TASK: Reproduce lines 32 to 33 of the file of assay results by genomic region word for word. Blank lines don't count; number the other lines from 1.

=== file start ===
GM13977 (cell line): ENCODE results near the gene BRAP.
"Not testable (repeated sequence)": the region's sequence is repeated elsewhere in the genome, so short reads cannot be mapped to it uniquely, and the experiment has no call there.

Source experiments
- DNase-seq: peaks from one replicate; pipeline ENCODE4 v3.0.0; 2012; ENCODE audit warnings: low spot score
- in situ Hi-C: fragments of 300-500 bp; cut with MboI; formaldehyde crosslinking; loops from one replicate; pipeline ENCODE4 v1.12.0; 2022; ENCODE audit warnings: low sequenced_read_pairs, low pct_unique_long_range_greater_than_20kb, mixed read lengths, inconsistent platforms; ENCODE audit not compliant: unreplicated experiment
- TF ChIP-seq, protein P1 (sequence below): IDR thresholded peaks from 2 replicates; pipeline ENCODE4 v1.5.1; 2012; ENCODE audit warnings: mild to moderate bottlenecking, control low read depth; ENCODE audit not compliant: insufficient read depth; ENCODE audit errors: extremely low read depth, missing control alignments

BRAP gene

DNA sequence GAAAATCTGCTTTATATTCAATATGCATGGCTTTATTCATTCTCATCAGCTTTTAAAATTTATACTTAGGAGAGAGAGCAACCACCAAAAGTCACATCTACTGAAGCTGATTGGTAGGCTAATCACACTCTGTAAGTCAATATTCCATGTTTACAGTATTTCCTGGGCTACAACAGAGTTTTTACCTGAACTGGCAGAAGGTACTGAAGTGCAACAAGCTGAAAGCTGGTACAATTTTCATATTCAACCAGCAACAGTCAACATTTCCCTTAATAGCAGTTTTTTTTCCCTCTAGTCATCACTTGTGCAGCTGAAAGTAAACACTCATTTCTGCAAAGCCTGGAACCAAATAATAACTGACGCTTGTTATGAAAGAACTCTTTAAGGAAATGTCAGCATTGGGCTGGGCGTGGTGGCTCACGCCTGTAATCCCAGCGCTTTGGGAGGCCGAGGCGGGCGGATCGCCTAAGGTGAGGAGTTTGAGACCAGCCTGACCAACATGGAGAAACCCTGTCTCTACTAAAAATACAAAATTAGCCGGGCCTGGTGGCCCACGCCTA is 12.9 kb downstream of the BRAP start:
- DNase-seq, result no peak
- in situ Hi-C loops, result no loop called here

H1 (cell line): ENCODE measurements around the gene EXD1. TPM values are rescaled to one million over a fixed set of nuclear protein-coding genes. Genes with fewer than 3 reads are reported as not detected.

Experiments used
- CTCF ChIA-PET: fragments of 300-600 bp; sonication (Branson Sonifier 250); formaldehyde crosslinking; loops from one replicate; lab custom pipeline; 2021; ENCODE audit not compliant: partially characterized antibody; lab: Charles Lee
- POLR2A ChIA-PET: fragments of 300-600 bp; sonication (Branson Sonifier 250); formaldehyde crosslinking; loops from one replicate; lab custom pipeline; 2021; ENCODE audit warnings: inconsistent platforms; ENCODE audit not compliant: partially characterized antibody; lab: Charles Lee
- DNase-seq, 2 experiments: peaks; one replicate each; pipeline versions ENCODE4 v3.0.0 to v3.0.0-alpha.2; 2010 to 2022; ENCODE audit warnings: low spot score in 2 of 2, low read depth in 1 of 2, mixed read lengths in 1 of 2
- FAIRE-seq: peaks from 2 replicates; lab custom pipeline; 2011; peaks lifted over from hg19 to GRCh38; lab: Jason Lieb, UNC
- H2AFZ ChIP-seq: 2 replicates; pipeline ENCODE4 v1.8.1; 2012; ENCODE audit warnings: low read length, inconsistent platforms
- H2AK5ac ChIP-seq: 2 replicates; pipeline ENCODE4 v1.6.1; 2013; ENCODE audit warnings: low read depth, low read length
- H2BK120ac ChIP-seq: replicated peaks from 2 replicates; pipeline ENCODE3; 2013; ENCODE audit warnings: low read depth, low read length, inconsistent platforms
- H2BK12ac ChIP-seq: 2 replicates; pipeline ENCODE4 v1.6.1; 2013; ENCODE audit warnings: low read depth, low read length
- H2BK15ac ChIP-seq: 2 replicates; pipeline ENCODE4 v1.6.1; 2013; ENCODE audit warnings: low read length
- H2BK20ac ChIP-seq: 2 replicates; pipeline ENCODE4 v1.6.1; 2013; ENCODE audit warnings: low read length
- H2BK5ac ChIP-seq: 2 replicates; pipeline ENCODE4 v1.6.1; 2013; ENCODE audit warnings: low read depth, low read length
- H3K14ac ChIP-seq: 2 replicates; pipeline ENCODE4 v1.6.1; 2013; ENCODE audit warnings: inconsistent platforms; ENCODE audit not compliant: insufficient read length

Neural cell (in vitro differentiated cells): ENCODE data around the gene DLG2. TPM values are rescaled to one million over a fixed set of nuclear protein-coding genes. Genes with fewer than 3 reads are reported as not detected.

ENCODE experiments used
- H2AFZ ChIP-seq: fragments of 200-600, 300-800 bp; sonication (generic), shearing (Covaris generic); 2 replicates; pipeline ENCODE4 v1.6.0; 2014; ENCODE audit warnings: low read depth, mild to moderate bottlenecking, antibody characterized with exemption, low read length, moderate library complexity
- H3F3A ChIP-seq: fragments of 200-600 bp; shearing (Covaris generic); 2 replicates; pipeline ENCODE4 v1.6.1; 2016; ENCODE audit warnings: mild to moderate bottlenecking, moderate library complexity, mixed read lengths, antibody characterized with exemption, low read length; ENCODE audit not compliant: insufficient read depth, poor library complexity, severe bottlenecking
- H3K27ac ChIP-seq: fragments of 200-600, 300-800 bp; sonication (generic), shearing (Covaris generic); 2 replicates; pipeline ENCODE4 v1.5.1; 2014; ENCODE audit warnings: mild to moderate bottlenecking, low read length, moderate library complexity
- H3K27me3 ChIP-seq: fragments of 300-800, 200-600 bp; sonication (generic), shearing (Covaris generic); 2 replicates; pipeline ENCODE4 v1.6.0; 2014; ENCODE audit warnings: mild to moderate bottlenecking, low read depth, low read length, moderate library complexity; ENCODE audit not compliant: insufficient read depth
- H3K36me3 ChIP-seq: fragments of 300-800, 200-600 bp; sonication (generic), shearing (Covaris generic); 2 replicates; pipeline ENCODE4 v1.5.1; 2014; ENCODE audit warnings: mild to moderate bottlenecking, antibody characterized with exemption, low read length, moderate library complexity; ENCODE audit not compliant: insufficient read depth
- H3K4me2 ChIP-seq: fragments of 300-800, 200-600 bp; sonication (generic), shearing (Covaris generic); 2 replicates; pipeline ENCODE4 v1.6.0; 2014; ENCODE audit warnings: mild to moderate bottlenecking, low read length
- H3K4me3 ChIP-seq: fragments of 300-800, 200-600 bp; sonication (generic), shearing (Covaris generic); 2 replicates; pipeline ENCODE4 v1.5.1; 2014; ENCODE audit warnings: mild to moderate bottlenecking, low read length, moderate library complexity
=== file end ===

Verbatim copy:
- H3K4me2 ChIP-seq: fragments of 300-800, 200-600 bp; sonication (generic), shearing (Covaris generic); 2 replicates; pipeline ENCODE4 v1.6.0; 2014; ENCODE audit warnings: mild to moderate bottlenecking, low read length
- H3K4me3 ChIP-seq: fragments of 300-800, 200-600 bp; sonication (generic), shearing (Covaris generic); 2 replicates; pipeline ENCODE4 v1.5.1; 2014; ENCODE audit warnings: mild to moderate bottlenecking, low read length, moderate library complexity